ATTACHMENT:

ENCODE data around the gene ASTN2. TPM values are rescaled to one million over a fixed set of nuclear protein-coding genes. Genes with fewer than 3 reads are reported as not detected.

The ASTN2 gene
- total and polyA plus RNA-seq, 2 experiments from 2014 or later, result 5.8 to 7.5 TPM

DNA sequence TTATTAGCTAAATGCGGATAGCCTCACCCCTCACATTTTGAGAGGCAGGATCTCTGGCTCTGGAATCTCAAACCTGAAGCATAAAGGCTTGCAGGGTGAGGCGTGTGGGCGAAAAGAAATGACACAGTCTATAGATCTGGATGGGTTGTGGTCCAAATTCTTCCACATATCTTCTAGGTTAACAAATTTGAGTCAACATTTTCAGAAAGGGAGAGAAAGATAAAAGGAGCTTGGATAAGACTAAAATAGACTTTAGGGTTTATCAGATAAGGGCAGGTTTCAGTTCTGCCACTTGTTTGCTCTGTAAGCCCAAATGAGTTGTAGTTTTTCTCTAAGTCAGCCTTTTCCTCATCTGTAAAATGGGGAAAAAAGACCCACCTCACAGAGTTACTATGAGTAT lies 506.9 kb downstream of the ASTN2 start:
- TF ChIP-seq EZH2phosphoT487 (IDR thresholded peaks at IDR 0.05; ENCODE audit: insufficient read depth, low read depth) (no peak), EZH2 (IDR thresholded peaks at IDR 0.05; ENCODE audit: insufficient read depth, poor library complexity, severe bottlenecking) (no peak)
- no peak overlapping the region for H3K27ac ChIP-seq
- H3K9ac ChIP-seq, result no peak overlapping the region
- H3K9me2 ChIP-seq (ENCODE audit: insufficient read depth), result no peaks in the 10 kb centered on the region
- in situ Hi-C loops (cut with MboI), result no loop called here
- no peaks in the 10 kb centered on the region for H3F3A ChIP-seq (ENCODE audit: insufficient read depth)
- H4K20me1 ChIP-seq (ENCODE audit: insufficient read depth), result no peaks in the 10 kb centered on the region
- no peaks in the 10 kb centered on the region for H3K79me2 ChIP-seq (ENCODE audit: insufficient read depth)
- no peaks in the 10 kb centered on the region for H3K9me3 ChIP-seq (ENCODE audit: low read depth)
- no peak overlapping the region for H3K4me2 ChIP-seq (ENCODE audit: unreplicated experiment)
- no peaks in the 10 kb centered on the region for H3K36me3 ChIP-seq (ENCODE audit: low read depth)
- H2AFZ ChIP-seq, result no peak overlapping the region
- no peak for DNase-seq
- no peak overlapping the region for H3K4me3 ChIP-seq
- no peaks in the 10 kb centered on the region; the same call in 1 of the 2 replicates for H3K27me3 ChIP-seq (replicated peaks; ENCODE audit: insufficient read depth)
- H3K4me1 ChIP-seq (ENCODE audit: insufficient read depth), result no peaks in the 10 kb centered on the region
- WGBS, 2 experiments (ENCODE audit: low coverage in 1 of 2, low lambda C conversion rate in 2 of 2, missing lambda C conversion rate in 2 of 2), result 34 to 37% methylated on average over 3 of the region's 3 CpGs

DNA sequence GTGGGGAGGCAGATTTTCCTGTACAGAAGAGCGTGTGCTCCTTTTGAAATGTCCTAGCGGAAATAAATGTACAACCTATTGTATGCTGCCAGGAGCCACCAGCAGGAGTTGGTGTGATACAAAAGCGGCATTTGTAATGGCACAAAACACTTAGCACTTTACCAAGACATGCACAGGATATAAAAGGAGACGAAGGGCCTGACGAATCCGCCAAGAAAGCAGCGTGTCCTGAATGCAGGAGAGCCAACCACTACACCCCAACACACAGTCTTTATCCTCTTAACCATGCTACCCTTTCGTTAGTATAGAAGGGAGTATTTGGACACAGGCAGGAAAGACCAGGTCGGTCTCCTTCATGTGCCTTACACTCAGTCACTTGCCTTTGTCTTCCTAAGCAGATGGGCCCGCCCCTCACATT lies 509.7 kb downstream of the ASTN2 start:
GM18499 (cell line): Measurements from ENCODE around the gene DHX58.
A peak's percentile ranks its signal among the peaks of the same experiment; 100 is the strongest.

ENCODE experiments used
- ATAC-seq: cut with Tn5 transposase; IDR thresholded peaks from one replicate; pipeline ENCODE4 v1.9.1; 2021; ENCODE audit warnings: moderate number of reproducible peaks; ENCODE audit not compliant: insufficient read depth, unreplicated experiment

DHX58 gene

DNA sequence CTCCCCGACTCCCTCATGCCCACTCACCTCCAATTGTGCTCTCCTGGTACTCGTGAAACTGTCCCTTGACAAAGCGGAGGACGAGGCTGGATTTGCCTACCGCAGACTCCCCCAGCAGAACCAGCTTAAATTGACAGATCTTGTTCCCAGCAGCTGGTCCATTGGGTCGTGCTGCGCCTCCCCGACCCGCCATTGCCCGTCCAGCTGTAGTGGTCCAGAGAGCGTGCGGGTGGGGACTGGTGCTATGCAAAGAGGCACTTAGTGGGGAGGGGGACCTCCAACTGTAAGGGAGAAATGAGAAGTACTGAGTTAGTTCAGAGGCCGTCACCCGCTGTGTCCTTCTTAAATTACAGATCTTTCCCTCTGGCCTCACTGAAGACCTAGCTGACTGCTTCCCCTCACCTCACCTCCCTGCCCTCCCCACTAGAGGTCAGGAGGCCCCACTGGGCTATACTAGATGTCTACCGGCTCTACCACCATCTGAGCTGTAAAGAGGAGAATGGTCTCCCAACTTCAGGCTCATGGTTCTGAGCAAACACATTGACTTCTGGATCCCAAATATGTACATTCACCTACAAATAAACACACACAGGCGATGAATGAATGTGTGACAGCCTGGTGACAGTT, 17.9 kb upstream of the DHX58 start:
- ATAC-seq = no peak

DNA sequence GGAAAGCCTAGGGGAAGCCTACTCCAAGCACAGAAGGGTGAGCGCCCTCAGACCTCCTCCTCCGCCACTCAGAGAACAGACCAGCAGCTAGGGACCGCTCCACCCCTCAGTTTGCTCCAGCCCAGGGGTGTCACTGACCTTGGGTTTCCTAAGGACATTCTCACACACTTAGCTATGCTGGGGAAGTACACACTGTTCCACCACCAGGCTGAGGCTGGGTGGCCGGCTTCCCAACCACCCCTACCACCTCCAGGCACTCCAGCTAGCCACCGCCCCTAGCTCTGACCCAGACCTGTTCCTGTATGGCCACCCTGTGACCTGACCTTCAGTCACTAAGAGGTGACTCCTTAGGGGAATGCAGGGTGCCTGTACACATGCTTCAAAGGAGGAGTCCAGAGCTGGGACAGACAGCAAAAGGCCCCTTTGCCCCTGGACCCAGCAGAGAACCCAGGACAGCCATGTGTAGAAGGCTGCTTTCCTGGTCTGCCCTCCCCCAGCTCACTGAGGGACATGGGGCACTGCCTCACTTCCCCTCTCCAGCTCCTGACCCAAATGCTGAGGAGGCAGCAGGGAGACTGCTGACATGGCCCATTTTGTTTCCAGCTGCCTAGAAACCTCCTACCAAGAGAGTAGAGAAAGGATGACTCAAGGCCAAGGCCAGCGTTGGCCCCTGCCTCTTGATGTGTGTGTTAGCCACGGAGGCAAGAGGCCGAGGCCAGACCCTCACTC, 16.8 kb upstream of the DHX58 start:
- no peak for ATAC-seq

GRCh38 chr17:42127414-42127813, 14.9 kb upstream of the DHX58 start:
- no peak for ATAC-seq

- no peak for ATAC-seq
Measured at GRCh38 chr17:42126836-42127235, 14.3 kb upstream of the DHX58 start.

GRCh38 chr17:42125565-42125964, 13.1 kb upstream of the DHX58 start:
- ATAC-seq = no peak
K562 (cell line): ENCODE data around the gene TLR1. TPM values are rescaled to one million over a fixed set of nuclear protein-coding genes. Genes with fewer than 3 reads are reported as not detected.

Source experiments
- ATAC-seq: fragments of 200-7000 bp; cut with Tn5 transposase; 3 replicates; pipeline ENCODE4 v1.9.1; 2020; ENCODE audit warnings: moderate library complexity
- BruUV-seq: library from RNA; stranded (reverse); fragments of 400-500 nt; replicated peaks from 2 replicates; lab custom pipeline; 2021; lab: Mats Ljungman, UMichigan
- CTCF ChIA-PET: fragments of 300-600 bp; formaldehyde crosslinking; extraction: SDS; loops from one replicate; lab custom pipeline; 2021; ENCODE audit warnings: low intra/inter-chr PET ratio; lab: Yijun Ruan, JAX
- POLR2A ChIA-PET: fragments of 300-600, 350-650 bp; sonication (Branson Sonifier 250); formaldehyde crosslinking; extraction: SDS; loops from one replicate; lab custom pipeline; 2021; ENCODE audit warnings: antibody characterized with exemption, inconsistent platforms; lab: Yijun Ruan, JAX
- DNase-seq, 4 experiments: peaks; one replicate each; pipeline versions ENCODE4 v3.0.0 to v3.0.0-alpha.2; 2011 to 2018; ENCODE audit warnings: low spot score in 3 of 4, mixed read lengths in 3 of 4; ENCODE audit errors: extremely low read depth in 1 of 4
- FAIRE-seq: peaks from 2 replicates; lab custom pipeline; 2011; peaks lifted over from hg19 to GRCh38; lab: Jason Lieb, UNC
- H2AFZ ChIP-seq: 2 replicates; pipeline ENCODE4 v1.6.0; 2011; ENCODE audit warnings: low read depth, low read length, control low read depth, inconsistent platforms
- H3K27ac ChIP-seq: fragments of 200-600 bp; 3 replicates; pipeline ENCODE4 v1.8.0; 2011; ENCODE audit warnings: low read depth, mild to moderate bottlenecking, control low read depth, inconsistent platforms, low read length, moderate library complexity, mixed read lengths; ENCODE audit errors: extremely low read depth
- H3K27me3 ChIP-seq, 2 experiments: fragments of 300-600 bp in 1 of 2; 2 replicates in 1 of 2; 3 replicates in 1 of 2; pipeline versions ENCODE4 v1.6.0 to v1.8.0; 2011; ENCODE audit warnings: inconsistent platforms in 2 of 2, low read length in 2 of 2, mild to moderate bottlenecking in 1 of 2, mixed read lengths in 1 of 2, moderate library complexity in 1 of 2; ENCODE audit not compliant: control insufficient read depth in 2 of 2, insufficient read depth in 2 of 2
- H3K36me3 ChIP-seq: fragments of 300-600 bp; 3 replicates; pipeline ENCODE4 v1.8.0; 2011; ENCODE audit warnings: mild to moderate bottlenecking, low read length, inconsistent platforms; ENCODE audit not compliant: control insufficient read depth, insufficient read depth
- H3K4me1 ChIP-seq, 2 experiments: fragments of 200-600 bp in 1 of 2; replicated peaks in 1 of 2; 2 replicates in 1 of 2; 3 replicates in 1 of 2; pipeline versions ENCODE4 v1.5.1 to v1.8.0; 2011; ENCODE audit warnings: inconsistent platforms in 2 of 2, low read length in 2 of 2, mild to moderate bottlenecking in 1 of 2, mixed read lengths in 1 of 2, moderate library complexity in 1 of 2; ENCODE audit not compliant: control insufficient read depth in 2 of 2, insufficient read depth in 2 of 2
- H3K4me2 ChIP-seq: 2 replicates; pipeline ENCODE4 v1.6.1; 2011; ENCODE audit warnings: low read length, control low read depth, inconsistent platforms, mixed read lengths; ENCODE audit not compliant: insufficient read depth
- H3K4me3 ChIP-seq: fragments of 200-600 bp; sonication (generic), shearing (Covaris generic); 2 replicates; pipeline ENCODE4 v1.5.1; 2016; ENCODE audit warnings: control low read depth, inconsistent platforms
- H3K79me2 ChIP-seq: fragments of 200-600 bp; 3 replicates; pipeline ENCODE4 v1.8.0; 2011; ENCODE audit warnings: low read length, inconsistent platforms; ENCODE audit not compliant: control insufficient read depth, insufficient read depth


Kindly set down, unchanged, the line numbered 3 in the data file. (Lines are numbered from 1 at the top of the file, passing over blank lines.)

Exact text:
- total and polyA plus RNA-seq, 2 experiments from 2014 or later, result 5.8 to 7.5 TPM